Reaction Kinetics, Mechanisms and Catalysis

, Volume 124, Issue 2, pp 931–956 | Cite as

New insight into the microstructure of natural calcined laterites and their performance as heterogeneous Fenton catalyst for methylene blue degradation

  • Gloria Murielle Rostandi Kpinsoton
  • Héla Karoui
  • Yohan RichardsonEmail author
  • Blédja N’dri Stéphanie Koffi
  • Hamma Yacouba
  • Julius Motuzas
  • Martin Drobek
  • Abdou Lawane Gana


In this work, natural laterites from Burkina Faso were calcined at different temperatures in the range 400–800 °C. XRD, EDS, N2 adsorption manometry and TGA–DSC analyses together with a thorough analysis of available literature data, support that the laterite sample consists mainly of goethite and hematite embedded in a framework of kaolinite and quartz with different interaction extents. During calcination up to 400 °C, the kaolinite structure is partially destroyed due to the loss of structural water and the goethite phase previously in association with the kaolinite lattice transforms into free hematite crystallites, resulting in a drop of the surface area of the composite material. At 600 °C, the kaolinite lattice is further deshydroxylated leading to an amorphous metakaolin matrix containing mainly surface hematite nanophases. Despite a substantial reduction of the surface area due to the calcination-induced shrinkage of alumino-silicate framework, the laterite calcined at 600 °C exhibits the highest performance in the methylene blue (MB) degradation by the Fenton process with a degradation percentage of 99% after 100 min of treatment at room temperature. The effects of solution pH, H2O2 concentration, initial MB concentration and catalyst dosage were investigated. A slight but significant visible-light-induced removal enhancement effect suggested a visible-light photocatalytic activity of the hematite phase. This calcined laterite demonstrates a strong catalytic stability over several utilizations therefore is worth to be seriously considered in the design of sustainable and readily affordable wastewater treatment solutions in developing tropical countries.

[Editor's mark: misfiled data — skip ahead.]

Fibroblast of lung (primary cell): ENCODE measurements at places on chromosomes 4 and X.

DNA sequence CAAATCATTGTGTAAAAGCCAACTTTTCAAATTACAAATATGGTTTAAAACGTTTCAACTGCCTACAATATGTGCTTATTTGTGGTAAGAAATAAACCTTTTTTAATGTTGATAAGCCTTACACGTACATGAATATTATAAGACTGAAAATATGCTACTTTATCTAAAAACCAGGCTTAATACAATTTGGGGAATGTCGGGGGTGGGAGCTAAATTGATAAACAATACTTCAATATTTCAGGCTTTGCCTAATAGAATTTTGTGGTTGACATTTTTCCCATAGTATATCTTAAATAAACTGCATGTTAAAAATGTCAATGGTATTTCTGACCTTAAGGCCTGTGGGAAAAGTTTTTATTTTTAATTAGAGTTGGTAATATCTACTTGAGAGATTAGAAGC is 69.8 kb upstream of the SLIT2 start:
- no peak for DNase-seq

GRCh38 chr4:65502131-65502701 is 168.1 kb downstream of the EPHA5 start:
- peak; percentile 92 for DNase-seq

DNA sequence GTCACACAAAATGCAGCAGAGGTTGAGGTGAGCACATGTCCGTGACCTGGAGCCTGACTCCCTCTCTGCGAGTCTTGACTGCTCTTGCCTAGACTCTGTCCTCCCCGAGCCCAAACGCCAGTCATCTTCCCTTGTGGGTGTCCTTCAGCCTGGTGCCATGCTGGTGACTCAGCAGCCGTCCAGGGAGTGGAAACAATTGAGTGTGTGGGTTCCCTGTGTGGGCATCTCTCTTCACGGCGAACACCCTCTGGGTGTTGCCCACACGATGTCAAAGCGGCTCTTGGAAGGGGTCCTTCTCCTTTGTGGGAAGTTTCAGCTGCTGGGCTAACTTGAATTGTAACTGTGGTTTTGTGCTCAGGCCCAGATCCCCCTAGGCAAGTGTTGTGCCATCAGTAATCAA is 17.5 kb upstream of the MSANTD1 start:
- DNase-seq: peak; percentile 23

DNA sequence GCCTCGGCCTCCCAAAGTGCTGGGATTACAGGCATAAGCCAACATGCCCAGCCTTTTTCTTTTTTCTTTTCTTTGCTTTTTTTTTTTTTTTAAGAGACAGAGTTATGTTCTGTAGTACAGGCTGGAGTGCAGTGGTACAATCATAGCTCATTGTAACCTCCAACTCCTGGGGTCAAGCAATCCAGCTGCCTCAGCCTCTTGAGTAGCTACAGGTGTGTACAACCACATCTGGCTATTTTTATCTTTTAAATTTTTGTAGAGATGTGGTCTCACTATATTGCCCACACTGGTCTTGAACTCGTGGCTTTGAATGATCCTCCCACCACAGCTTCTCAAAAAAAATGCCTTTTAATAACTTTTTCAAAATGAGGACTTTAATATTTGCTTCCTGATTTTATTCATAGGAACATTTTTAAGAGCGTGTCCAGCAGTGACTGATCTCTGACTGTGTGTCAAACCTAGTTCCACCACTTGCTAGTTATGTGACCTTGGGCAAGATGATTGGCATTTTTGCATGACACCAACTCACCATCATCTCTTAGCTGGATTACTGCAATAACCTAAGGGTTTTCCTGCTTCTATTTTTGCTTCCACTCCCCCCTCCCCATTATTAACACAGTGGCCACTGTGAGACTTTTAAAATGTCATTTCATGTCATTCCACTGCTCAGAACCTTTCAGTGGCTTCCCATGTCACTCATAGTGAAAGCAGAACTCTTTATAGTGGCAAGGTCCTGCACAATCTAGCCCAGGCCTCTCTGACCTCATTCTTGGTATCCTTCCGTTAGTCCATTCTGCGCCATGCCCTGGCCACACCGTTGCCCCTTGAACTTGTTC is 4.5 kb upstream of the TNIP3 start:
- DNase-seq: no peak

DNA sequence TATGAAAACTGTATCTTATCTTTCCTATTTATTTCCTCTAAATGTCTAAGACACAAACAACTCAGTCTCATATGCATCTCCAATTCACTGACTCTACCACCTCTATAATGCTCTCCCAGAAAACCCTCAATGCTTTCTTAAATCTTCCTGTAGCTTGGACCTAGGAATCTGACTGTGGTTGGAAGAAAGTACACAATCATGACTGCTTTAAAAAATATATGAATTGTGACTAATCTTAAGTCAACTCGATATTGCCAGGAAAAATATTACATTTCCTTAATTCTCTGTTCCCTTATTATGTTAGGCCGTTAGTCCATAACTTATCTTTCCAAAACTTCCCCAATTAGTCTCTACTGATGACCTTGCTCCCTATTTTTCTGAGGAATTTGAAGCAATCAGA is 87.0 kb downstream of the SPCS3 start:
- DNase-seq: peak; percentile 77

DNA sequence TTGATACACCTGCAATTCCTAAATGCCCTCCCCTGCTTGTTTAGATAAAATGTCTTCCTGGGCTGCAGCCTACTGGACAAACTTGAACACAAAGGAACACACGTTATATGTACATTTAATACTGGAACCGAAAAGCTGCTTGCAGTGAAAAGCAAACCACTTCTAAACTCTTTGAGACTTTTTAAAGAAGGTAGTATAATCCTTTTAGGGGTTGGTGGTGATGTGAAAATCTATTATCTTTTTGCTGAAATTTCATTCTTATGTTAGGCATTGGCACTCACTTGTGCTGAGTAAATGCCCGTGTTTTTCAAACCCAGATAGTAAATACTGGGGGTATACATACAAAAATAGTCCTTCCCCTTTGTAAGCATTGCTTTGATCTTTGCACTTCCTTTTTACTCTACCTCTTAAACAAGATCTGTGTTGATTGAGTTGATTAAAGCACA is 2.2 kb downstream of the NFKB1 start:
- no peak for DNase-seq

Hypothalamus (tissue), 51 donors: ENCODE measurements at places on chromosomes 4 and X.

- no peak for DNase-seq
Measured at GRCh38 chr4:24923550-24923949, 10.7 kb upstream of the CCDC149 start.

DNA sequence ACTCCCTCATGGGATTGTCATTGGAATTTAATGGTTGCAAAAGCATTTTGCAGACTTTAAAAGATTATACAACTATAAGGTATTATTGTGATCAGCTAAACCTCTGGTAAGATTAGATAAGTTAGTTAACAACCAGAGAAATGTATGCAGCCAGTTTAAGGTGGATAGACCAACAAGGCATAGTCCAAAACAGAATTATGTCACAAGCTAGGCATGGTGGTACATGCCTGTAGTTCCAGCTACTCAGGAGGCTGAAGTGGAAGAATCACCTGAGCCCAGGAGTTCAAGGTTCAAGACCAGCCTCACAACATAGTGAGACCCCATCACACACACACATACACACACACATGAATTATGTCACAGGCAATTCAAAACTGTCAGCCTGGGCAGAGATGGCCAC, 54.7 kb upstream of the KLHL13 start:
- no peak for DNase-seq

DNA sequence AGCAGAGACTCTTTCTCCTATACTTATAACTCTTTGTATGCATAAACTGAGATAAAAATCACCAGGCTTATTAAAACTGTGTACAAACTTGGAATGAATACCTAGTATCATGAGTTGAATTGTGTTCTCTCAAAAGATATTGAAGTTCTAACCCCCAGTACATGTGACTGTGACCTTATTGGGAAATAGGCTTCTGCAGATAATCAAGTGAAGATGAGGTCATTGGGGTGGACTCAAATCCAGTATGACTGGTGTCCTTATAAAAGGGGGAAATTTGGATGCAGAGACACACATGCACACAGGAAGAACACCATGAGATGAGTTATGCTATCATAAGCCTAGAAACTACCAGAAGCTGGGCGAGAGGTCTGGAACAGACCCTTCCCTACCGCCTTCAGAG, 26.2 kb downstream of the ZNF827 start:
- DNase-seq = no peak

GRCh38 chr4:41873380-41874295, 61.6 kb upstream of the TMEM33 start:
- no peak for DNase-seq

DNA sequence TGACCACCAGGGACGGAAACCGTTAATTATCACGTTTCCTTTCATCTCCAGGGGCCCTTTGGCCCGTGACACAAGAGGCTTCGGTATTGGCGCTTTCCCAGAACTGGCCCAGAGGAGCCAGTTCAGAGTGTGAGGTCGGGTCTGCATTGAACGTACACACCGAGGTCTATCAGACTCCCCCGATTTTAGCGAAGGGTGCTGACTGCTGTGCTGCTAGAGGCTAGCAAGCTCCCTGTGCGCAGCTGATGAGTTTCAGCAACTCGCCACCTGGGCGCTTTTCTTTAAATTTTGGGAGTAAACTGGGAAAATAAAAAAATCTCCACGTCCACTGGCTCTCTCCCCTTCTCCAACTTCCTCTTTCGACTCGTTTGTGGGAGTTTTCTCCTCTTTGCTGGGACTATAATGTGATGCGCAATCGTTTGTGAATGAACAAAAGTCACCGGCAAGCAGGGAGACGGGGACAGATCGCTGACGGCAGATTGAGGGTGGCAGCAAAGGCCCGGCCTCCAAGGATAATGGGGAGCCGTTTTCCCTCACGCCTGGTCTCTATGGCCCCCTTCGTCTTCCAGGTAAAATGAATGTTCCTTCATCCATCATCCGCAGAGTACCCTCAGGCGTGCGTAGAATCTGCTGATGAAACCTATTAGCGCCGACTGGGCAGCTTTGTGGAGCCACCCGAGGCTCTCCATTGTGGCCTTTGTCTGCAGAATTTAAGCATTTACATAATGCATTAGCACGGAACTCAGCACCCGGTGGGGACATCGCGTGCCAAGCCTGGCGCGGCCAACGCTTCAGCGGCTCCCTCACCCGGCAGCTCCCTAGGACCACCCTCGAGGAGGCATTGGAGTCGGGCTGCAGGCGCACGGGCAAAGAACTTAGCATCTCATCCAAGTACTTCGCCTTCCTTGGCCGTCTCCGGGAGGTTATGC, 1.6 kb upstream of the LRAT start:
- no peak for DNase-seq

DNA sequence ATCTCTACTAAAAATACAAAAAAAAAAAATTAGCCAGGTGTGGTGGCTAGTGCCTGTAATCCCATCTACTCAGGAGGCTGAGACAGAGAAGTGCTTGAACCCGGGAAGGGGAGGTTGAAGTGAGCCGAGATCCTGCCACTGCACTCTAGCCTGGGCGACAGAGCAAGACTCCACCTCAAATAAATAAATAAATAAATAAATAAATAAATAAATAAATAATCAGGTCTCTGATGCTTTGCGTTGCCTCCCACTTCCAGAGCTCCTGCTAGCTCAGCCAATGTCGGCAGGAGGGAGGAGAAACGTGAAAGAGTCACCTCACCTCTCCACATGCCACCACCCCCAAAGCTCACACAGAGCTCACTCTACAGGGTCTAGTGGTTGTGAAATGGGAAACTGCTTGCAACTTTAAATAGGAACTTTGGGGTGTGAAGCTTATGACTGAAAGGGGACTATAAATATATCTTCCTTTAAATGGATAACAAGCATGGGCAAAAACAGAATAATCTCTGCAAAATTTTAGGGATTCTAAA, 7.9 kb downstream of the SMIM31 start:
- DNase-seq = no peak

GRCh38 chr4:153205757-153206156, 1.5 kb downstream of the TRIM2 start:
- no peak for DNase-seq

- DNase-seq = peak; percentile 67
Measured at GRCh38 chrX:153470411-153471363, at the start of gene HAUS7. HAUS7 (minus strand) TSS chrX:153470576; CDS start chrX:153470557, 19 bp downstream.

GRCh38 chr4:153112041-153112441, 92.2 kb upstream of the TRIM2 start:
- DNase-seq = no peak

Laterite Iron oxides Heterogeneous Fenton catalysts Methylene blue degradation 

Supplementary material

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Supplementary material 1 (DOCX 281 kb)


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Copyright information

© Akadémiai Kiadó, Budapest, Hungary 2018

Authors and Affiliations

  • Gloria Murielle Rostandi Kpinsoton
    • 1
    • 2
  • Héla Karoui
    • 1
  • Yohan Richardson
    • 2
    Email author
  • Blédja N’dri Stéphanie Koffi
    • 1
  • Hamma Yacouba
    • 3
  • Julius Motuzas
    • 4
  • Martin Drobek
    • 5
  • Abdou Lawane Gana
    • 6
  1. 1.Laboratoire Eau Dépollution Ecosystème et Santé (LEDES)Institut International d’Ingénierie de l’Eau et de l’Environnement (2iE)Ouagadougou 01Burkina Faso
  2. 2.Laboratoire Biomasse Energie et Biocarburants (LBEB)Institut International d’Ingénierie de l’Eau et de l’Environnement (2iE)Ouagadougou 01Burkina Faso
  3. 3.Laboratoire Hydrologie et Ressources en Eau (LEAH)Institut International d’Ingénierie de l’Eau et de l’Environnement (2iE)Ouagadougou 01Burkina Faso
  4. 4.FIM2Lab – Functional Interfacial Materials and Membranes, School of Chemical EngineeringThe University of QueenslandBrisbaneAustralia
  5. 5.Institut Européen des MembranesUMR 5635, Université de Montpellier, ENSCM, CNRSMontpellier Cedex 5France
  6. 6.Laboratoire Eco-matériaux de Construction (LEMC)Institut International d’Ingénierie de l’Eau et de l’Environnement (2iE)Ouagadougou 01Burkina Faso

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